“I come an’t please you to unfold
What, soon or late, you must be told.
My bull (a creature tame till now),
My bull has gor'd your worship's cow.
'Tis known what shifts I make to live
Perhaps your honour may forgive.”
“Forgive!” the Squire replied, and swore,
“Pray cant to me, forgive, no more.
The law my damage shall decide;
And know, that I’ll be satisfied.”
“Think, Sir, I'm poor, poor as a rat."
“Think, I'm a justice, think of that!”
Hodge bow’d again, and scratch'd his head,
And, recollecting, archly said,
“Sir, I'm so struck when here before ye,
I fear I've blunder'd in the story.
"Fore George' but I’ll not blunder now;
Your's was the bull, Sir, mine the cow;”
His worship found his rage subside,
And with calm accent thus replied:
“I’ll think upon your case to-night-
But I perceive 'tis alter'd quite ”

Hodge shrugg’d, and made another bow,
“An please ye, where's the Justice now ;"
TRUM P. cAR ps.

George III. once noticed a Mr. Blanchard's hou" on Richiuond Hill; and, being told it belonged" a card-maker, he observed, “What! what who a card-maker! all his cards must have tumed "P trumps.” o - -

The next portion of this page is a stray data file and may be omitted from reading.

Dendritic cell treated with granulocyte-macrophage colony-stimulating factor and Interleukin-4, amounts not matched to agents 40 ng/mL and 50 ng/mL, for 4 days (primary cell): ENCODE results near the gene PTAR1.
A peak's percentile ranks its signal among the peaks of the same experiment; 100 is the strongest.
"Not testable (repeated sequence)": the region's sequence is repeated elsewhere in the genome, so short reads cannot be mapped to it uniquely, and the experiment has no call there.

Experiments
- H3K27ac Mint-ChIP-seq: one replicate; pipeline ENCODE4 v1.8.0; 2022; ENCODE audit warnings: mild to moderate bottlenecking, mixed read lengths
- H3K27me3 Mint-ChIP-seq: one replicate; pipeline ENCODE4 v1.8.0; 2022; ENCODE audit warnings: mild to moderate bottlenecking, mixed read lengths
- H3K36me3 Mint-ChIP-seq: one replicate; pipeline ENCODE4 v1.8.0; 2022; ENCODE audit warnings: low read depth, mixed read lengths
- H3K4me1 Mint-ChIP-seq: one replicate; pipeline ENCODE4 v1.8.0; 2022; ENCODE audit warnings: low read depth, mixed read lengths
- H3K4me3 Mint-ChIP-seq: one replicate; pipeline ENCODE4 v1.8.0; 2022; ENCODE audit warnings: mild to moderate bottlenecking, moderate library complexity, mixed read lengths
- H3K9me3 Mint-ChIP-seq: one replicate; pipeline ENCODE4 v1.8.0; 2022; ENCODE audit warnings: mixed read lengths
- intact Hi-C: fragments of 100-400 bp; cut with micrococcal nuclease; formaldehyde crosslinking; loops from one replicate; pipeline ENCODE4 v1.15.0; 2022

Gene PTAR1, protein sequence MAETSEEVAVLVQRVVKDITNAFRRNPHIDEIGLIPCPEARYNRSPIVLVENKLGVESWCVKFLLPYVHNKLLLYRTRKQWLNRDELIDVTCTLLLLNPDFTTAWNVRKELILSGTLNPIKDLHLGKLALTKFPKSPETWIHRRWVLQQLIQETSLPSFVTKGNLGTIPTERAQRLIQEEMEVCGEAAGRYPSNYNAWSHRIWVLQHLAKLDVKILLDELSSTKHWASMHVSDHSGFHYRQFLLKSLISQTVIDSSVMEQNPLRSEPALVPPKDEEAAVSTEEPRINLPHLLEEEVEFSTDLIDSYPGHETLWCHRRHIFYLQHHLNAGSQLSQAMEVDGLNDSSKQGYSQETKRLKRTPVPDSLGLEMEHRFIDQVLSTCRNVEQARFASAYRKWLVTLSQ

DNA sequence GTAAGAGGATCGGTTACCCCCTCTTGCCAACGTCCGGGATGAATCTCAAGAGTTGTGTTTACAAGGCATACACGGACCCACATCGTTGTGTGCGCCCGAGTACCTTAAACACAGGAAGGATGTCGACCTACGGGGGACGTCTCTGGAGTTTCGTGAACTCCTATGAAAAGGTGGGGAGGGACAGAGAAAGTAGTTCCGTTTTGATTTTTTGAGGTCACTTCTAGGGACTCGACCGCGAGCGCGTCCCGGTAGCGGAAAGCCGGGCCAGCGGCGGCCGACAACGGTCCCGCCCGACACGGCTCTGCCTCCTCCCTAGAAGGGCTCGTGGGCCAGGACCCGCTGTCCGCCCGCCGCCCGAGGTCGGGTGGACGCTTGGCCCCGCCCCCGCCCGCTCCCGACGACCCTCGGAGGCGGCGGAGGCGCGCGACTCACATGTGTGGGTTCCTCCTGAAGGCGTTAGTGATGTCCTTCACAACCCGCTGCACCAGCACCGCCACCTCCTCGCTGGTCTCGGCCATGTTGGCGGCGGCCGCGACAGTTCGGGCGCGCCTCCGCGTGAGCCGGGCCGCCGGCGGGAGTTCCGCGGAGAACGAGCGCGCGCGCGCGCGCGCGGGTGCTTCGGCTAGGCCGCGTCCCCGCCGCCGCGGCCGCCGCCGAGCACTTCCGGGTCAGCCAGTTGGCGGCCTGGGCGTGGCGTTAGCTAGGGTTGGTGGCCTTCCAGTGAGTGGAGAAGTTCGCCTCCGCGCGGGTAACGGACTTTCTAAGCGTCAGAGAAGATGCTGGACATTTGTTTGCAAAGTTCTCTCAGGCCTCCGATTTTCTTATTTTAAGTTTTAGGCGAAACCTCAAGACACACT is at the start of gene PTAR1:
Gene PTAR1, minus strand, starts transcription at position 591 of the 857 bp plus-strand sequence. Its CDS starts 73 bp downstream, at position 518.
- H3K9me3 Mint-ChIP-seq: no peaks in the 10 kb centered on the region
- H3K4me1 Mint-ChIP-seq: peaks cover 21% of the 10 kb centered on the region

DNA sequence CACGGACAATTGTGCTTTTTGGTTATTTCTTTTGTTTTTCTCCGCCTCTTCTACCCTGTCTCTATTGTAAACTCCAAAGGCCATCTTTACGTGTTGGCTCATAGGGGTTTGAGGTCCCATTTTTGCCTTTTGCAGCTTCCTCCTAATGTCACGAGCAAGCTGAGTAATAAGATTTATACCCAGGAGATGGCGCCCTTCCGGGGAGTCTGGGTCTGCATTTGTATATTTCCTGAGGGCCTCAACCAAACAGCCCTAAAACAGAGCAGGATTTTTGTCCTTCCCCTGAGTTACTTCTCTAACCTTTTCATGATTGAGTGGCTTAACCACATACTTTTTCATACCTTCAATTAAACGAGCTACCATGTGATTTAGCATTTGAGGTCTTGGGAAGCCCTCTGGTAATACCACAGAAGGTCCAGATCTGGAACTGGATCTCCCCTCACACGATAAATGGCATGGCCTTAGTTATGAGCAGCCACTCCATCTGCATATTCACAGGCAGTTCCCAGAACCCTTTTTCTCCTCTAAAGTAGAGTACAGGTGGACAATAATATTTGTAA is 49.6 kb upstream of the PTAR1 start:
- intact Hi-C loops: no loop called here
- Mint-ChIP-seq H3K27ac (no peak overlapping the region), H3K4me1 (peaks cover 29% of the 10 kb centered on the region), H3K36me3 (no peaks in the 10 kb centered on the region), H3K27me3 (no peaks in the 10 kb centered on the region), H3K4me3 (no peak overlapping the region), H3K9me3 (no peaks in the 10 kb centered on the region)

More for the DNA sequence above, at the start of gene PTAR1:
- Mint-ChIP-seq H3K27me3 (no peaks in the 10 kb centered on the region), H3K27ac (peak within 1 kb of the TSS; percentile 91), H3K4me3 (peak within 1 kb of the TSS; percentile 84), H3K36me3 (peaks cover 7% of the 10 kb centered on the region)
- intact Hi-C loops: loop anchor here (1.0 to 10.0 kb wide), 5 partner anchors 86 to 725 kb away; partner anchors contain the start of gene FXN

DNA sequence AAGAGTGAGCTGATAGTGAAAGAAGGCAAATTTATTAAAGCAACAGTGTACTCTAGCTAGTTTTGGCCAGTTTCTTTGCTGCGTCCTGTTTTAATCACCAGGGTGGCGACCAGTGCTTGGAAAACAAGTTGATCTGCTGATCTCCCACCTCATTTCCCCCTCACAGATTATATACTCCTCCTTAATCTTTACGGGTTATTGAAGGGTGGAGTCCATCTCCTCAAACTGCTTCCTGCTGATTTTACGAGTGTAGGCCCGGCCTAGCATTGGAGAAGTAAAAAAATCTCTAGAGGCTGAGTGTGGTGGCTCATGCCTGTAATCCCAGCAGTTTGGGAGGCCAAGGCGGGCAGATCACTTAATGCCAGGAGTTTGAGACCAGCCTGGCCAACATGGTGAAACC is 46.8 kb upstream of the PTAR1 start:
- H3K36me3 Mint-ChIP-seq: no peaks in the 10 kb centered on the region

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The Rev. Mr. Dodd, a very worthy minister, who ord a few miles from Cambridge, had rendered osses obnoxious to many of the Cantabs by fre*htly preaching against drunkenness. Several of ** meeting him on a journey, they determined to mke him preach in a hollow tree, which was near * roadside. Accordingly, addressing him with Frit apparent politeness, they asked him if he had * lately preached much against drunkenness. On is replying in the affirmative, they insisted that he *uld now preach from a text of their choosing. In on did he remonstrate on the, unreasonableness of *Pecting him to give them a discourse without toy, and in such a place : they were determined to * no denial, and the word MALT was given him o way of text, on which he immediately delivered itself as follows:– * Beloved, let me crave your attention. I am a He man, come at a short warning, to preach a ort seruon, from a small subject, in an unworthy of it, to a small congregation. Beloved, my text is *ALT: I cannot divide it into words, it being but *; nor into syllables, it being but one; I must, ofore, of necessity divide it into letters, which I “d to be these four, M, A, L., T. “M, my beloved, is Moral ; A, is allegorical; is Literal; T, is Theological. The Moral is set oth to teach you drunkards good manners; thereote, M, Masters; A, all of you; L, listen; T. to my lot. The Allegorical is when one thing is spoken, o another thing is meant. The thing spoken of is Milt; the thing meant is the Juice of Malt; which * Cantabs make—M, your Master; A, your Ap*sel; L, your Liberty; and T, your Trust. The oral is, according to the Letter—M, Much, * Ale; L, Little; T, Trust. The Theological is acording to the effects that it works; and these I find * be of two kinds: first in this world; secondly, *the world to come. The effects that it works in ou world are, in some, M, Murder; in others, A, Adul